Monday, December 22, 2008

How to avoid foreclosure


Here are some ways to cope when you have fallen behind on your mortgage payment.

NEW YORK ( -- President Bush signed the housing bill Wednesday. And while the part of the bill that allows homeowners who cannot afford their monthly payments to refinance into government-backed loans may be implemented as soon as October there's been some question as to whether it's going to take longer than that. If you are in danger of foreclosing on your home there are some steps you can take now.

Know the timeline
Once you miss a payment, your lender likely reports that to the credit bureaus.

And with every missed payment, your credit score goes down. Plus, you'll start getting hit with late fees. After 90 to 150 days in most cases, your lender may file a notice of default with a local courthouse. You'll probably get a letter saying the foreclosure process will start, unless you become current on your payments.

If you don't become current, you may have anywhere from 2-3 months to a year before the house is put on the auction block according to David Petrovich, author of Fight Foreclosure.

Get a loan modification
Try to get a loan modification before you even miss a payment. This is probably the least onerous of the options out there, if you can get it. This is basically a change in loan terms. A modification will lower your monthly mortgage payment or let you skip a few payments. Bottom line here is that the term of your loan will be extended.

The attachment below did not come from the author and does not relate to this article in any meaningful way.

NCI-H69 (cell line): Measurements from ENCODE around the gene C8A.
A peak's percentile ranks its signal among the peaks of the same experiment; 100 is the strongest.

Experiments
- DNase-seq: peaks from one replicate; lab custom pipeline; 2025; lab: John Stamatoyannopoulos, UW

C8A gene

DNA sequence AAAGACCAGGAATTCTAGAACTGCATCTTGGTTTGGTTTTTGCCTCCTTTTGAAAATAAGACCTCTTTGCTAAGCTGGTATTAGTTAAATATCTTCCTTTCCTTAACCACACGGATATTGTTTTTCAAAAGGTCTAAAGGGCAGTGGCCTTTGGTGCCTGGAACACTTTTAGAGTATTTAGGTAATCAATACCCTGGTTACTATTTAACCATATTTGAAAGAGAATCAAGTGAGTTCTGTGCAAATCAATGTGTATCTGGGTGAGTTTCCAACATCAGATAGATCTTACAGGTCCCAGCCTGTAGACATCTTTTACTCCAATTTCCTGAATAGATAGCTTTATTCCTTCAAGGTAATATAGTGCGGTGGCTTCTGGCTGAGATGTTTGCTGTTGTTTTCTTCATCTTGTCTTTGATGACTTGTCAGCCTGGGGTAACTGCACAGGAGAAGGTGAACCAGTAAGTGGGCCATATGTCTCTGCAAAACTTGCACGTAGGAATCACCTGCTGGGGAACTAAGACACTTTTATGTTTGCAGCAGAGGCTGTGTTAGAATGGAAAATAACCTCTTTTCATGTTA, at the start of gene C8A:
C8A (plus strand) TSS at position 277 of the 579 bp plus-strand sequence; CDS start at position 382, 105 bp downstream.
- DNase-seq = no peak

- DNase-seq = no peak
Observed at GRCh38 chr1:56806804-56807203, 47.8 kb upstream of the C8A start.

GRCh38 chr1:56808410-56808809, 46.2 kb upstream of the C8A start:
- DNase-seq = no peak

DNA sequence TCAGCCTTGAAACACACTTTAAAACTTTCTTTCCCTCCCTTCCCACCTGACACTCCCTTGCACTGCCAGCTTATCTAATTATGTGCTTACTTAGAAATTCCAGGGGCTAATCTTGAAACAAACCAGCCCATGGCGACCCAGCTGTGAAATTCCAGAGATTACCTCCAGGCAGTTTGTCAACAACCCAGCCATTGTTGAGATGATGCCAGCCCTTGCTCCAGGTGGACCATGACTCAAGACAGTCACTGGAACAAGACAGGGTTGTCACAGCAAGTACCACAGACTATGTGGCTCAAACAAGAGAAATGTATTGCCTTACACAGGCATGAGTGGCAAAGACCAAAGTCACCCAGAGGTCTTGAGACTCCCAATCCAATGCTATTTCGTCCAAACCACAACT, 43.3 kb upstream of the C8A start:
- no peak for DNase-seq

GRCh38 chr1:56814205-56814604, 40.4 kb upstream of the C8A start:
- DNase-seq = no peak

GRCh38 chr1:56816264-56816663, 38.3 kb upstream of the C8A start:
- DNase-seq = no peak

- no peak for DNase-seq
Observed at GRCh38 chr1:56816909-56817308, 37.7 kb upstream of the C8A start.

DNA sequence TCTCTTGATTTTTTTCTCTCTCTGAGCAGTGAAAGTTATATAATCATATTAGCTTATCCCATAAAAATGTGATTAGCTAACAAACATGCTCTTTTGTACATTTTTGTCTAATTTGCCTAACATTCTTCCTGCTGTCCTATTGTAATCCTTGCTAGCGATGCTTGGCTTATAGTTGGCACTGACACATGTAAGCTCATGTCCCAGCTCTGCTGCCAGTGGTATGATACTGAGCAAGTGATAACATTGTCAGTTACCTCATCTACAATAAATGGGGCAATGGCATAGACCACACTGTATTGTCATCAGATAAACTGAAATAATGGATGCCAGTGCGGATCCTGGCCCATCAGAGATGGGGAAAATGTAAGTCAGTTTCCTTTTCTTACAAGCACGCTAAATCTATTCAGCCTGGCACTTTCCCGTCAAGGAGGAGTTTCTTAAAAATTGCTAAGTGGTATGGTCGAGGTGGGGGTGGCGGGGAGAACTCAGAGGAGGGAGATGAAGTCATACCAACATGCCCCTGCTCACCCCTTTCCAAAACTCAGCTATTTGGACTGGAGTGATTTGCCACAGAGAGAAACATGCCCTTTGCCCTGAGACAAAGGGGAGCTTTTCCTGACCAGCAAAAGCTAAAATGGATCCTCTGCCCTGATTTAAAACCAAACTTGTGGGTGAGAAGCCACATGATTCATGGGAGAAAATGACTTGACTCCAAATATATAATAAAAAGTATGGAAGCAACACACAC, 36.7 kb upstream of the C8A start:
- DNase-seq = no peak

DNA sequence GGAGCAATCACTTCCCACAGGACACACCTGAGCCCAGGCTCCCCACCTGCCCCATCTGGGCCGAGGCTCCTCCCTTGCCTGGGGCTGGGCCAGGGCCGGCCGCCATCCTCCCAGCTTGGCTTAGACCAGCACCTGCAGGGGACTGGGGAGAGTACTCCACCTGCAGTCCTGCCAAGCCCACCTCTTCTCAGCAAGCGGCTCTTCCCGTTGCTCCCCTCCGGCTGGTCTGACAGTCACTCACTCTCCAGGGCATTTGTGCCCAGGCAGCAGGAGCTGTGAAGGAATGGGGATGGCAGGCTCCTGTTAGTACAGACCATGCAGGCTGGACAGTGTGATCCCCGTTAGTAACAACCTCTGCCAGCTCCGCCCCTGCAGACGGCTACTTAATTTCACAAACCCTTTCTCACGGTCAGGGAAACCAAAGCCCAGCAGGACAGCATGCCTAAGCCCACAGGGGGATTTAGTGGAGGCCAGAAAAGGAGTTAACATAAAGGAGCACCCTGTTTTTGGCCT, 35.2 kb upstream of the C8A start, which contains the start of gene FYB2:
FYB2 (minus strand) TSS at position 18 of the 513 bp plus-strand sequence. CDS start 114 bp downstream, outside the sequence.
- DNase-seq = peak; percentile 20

To request a modification, call your lender and ask to be transferred to the loan modification department. Make sure you have some recent pay stubs, current or prior year W-2 forms, bank statements, property tax bills and insurance bills.

If possible, obtain appraisal information for your home. And the process can be frustrating. It could take weeks. "It's up to you to be proactive, persistent and aggressive, says Petrovich. "Loss-mitigation departments are overwhelmed, under-staffed and under-experienced," he says.

He says lenders will likely devote more attention to your case, the closer you are to having your home sold at auction.

Consider a sale
If you can't afford your mortgage, your best bet is to sell your home. But...if you owe a lot more on your home that it's worth, you may be able to get the lender to accept less than you owe on it by negotiating a short sale.

Basically you sell the house for what you can get and the lender agrees to accept it. In some cases the deficit will be forgiven, but in other cases you may have to sign an unsecured loan for the amount. Negotiating a short sale isn't always easy.

"Lenders are not as receptive to short sales as I thought they would be," says Petrovich. "Lenders are not willing to accept these losses gracefully." You generally have to write a hardship letter, indicating why you can't make the mortgage payments.

The bank usually controls the negotiations and you don't have much say in the process. And keep in mind the process is slow. It can take 4-5 months from the first time you submit your package. You can also do a deed-in-lieu transaction.

With a Deed-in-Lieu transaction, you hand over your deed to the house to your lender. In return you are released from your mortgage. But lenders cannot be forced to accept a deed. In fact, you may have to have tried to do a short sale and failed.

So, having your lender accept a deed-in-lieu can be challenging. We've talked about some alternatives to foreclosure. But sometimes, it's unavoidable. Having a sheriff's sale on your credit report is a black mark you'll want to escape if possible.

If this is inevitable, keep in mind that you can still repair your credit. Typically foreclosures are on your record for seven years. And don't forget that you're not alone. There are millions of families that are going through exactly what you are going through .

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